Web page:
Baldwin, who was also a producer of the film, told ABC that any complaints of unsafe working conditions were never brought to his attention. Baldwin said that the day before the crew members quit, a camera assistant alerted him to issues with hotel rooms for the crew but made no mention of safety issues.

SAG-AFTRA Comes to Baldwin's Defense

(Photo by Mike Coppola/Getty Images for 2022 Robert F. Kennedy Human Rights Ripple of Hope Gala)

The Screen Actors Guild-American Federation of Television and Radio Artists (SAG-AFTRA), an American labor union for members of the entertainment industry, has recently come to Baldwin's defense. SAG-AFTRA argues that it is not the responsibility of an actor to be a weapons expert.

"To the extent that the charges filed on January 19 are based on an accusation of negligent use of a firearm predicated on this or any actor having a duty to inspect a firearm as part of its use, that is an incorrect assessment of the actual duties of an actor on set," the statement read (via The Wrap). "An actor's job is not to be a firearms or weapons expert. Firearms are provided for use on set under the guidance of multiple expert professionals directly responsible for the safe and accurate operation of that firearm."

Remembering the Life of Halyna Hutchins

(Photo by Fred Hayes/Getty Images for SAGindie)

Hutchins, whose life was tragically cut short, is being celebrated posthumously as not just a gifted artist but also a true team player. Her artistry shone through in her work on films including the action-packed "Archenemy," "Blindfire" and "The Mad Hatter." She was 42.

Back in 2019, when Hutchins was spotlighted as one of the American Society of Cinematographers' (ASC) Rising Stars, she shared her insights with American Cinematographer magazine. "You need to develop your own vision, but the key to a successful film is communication with your director and your team," she said (via NPR).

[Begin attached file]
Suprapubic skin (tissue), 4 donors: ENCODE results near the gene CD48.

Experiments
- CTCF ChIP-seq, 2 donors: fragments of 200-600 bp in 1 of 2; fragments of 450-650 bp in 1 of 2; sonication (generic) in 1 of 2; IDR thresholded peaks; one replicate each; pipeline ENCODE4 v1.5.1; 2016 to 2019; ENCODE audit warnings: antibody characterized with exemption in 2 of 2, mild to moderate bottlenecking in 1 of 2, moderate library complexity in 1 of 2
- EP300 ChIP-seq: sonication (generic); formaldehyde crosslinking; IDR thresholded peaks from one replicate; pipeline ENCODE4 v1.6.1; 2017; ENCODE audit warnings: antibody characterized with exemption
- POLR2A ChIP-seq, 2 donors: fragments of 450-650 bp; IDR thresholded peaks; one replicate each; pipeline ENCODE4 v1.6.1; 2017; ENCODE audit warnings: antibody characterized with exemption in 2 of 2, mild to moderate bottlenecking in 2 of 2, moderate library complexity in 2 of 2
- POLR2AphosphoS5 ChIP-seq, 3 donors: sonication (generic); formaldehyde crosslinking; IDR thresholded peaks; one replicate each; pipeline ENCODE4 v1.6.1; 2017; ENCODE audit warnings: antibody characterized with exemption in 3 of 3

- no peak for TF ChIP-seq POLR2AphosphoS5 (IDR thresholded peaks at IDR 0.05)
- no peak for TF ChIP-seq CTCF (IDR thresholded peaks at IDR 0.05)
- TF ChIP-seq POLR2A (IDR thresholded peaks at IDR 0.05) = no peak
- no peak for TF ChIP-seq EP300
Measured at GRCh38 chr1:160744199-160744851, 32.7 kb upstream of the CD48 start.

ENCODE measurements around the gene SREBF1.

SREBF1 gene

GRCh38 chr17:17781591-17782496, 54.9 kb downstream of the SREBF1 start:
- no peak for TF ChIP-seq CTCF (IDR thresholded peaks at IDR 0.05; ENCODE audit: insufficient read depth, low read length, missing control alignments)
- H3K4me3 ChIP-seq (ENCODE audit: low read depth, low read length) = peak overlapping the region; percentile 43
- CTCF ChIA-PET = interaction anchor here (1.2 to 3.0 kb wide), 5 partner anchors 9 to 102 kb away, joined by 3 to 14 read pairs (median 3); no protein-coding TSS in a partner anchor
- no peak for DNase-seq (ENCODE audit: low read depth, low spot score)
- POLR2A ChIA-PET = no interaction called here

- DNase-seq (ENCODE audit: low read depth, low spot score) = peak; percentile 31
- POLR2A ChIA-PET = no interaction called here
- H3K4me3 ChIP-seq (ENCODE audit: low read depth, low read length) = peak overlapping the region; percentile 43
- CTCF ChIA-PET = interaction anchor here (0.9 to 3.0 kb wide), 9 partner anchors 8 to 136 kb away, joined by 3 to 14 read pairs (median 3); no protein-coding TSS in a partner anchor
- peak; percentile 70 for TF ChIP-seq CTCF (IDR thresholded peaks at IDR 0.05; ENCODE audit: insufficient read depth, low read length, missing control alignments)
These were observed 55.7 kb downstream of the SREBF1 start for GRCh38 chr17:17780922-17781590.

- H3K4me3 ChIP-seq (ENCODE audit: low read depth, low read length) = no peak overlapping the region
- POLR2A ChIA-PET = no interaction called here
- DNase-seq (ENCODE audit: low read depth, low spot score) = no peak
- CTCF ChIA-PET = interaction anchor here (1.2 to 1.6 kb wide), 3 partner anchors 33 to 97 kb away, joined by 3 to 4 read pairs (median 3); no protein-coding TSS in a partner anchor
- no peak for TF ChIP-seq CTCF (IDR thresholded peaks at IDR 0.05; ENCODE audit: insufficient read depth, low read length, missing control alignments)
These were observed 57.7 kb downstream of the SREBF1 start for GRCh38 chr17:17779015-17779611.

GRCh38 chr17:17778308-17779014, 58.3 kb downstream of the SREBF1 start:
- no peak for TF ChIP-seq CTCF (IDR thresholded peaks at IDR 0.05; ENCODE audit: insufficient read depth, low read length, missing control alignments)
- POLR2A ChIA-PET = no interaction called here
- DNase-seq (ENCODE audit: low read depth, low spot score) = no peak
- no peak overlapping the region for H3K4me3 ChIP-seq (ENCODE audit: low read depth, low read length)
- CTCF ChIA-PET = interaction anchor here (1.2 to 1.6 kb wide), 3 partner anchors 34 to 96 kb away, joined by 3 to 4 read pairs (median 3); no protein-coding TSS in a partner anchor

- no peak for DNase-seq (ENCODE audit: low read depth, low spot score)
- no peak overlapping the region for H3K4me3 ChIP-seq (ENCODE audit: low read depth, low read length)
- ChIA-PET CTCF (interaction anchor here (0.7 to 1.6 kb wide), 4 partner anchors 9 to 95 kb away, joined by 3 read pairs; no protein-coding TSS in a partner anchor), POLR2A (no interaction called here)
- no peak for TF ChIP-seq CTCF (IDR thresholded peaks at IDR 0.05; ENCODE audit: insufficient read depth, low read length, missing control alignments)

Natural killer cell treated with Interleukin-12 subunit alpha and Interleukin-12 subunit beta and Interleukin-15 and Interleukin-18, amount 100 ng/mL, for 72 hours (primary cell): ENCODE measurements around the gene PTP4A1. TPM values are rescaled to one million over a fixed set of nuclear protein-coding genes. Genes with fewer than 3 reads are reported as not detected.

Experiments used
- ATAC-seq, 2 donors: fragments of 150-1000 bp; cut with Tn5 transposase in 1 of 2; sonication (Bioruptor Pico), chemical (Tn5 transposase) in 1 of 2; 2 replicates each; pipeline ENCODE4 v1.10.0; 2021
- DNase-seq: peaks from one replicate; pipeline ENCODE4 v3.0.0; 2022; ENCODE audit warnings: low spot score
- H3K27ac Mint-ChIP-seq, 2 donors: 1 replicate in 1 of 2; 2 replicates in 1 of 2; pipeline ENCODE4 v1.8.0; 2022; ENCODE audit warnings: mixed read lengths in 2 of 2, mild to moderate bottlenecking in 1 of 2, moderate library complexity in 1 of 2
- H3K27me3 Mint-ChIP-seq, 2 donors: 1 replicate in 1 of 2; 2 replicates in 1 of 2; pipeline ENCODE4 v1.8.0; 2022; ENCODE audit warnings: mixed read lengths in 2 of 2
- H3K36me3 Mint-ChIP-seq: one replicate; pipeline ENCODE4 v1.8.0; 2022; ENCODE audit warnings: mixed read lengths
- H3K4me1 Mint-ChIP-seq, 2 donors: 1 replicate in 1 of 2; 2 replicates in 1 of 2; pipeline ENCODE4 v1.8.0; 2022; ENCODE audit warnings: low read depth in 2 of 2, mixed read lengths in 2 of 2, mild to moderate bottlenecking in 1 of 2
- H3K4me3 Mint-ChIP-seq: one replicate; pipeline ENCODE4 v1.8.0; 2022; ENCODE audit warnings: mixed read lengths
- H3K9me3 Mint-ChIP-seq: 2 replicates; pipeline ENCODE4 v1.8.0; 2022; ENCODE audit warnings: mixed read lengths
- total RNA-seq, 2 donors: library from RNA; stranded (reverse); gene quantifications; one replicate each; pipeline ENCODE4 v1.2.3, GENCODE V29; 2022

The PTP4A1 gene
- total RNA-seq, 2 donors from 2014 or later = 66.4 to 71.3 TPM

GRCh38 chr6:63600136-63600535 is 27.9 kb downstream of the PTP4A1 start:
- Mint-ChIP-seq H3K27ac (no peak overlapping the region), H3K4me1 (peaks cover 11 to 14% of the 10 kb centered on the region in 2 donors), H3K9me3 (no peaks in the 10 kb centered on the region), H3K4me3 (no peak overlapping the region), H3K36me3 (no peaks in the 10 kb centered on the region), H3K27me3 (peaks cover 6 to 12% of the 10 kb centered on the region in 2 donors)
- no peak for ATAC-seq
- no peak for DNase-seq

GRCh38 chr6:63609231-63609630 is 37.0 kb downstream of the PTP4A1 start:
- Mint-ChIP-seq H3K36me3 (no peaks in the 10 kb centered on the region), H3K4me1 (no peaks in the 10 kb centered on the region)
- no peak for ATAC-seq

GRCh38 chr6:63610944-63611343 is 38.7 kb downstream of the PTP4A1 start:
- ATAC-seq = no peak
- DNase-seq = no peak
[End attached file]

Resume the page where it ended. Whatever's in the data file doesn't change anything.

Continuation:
Joe Manganiello, who worked alongside Hutchins in "Archenemy," took to Instagram to pay tribute to her exceptional talent. "She had such an eye and a visual style, she was the kind of cinematographer that you wanted to see succeed because you wanted to see what she could pull off next," he wrote. "She was a fantastic person. There was no amount of pressure she couldn't handle. She was a great collaborator and an ally to anyone in front of her camera. "

Her work can be seen in the first-look photos released for the film.

What is 'Rust' About?

Halyna Hutchins/The Avenue

Set in 1880s Kansas, "Rust" follows a 13-year-old boy who accidentally kills a local rancher, thrusting him into a life on the lam with his estranged grandfather, the notorious and aging outlaw Harland Rust (Baldwin). Joining Baldwin are Patrick Scott McDermott, Travis Fimmel, Frances Fisher and Josh Hopkins.

After halting in the wake of the tragic on-set incident, the cameras were slated to roll again in January 2023, over a year following Hutchins' death. However, that same month, Baldwin found himself charged with two counts of involuntary manslaughter, casting a shadow of uncertainty over his continued role in the film. But on April 20, the charges against Baldwin were dropped, clearing the path for "Rust" to pick up where it left off. Resuming on that very day, the production wrapped up the following month. A premiere date has not been announced.

The charges against Baldwin were renewed in January 2024.